Development vision impossible without the backing of teachers: Public Protector
Development and the realisation of the country’s National Development Plan (NDP), the African Union’s Agenda 2063 and other sustainable development goals will be impossible to achieve if teachers did not reclaim their role as nation builders, Public Protector Adv. Thuli Madonsela said at the weekend.
She was addressing the National Professional Teachers Association of South Africa (Naptosa) Breakfast meeting in Durban on the issues of morality and how teachers should reclaim their moral compass.
The Public Protector said the nation builders’ responsibility carried by the teaching profession emphasised the teachers’ importance in the society and the role they had to play in ensuring that these visions became a reality.
“Anything we dream of,” the Public Protector said, “will not be achieved unless it is backed by teachers.”
She praised men and women who everyday go beyond the call of duty to ensure that they delivered a constitutionally provided right to education to every learner-referring to them as the light the world needed to move forward.
Adv. Madonsela said there were many successful stories in society that emerged from encounters with great teachers and that deserved to be praised as multiplying such would benefit many others in the county.
She told teachers from across the KwaZulu-Natal province, who packed Coastland’s hotel conference room that out of their hands and those of their colleagues elsewhere, came nurses, scientists, engineers, lawyers, astronomers, architects, journalists and others.
The Public Protector referred to the discovery of the human species named Homo Naledi at the Cradle of Humankind caves near Mogale City in Gauteng, as work that had been moulded by the teaching profession.
She encouraged those who were doing ‘right things’ to reign in their colleagues whose conduct was not in line with Section 195 of the Constitutions which demands the promotion of high ethical standard in all public servants.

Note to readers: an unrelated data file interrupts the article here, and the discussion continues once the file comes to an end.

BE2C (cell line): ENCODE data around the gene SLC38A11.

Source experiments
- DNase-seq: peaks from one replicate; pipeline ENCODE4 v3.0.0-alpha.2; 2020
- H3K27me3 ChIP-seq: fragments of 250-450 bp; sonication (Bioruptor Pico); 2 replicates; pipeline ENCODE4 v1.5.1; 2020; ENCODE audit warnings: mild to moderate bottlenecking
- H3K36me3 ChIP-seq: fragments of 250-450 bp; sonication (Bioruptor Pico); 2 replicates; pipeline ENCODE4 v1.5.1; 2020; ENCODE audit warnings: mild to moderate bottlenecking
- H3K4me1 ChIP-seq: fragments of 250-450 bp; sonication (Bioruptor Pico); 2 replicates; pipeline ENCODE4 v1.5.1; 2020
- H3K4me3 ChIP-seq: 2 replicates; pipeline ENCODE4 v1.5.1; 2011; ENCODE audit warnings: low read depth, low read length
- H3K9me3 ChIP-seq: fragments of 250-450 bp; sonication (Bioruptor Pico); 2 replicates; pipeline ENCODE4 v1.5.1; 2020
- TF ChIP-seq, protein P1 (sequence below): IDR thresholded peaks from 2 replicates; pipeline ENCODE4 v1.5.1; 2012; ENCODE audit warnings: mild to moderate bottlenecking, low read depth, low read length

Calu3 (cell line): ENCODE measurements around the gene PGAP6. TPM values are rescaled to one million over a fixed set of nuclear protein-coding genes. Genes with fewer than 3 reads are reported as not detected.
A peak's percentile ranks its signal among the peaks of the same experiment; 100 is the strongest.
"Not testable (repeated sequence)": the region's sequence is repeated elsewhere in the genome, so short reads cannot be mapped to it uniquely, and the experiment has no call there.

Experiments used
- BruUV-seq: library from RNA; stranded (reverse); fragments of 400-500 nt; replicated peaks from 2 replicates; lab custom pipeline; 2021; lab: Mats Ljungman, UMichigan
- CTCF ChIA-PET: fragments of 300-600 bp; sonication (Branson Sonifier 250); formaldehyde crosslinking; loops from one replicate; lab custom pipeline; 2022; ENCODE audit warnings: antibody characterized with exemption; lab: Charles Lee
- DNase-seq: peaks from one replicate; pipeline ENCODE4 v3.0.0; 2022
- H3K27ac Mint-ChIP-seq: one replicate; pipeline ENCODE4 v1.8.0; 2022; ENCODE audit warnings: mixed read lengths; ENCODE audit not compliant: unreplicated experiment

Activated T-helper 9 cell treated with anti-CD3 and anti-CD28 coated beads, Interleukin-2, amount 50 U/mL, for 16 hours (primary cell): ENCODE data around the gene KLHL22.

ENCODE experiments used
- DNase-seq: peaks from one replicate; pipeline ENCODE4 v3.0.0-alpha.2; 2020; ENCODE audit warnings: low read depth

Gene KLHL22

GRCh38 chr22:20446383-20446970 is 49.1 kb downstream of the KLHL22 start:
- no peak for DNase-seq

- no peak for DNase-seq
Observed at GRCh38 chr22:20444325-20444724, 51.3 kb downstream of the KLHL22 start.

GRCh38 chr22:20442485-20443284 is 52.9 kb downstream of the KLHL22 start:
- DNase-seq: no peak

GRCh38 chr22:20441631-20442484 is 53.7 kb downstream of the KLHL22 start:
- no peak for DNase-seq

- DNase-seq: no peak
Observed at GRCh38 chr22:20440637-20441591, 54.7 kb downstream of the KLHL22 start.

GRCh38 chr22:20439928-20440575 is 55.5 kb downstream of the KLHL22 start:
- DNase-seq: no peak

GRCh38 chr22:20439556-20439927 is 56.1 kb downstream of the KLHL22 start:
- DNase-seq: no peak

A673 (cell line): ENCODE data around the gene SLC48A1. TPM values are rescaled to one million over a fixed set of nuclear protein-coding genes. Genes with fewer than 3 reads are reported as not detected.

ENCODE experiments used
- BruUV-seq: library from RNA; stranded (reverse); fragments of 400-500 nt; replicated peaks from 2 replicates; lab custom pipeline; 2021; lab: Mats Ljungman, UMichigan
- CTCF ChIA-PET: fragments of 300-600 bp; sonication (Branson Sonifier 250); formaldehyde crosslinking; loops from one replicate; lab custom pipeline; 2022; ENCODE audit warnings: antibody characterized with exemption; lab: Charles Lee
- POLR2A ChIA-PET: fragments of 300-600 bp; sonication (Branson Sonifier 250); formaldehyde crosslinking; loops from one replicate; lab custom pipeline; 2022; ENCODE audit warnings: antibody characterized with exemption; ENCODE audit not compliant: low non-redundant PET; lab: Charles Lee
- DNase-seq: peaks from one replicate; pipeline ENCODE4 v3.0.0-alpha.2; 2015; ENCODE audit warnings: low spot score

Adv. Madonsela said the recent statistics which revealed that in 2013 the number of school girls that fell pregnant rose to an alarming figure of 99 000, were seriously concerning as some of the pregnancies were a result of inappropriate teacher-pupil sexual relations.
This, the Public Protector said called on teachers to be extra-cautions and protective when dealing with learners when moulding them as they were the destiny of their communities and broader society.
The Public Protector warned teachers of predatory tendencies towards learners and seeing them as potential partners saying this in most cases had devastating effects in the lives of the learners involved.
She emphasised as ‘important than ever’ the role of teachers as character shapers as many parents for various reasons were unable to spend adequate time with their children to transfer values and the faith community was not able to reaching all corners.
Asked about what she thought were the problems facing the teaching profession, Adv. Madonsela said unfair recruitment processes, ghost workers, lack of development and tools to do the job, were some of the problems her office picked up during investigations.
She said to prevent the recurrence of these there was a need for an increased transparency and accountability in the appointment processes of teachers. The Public Protector said she would consider writing to the Minister of Education about the possibility of an establishment of an Education ombudsman to help deal with problems faced by teachers.
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Ms Kgalalelo Masibi
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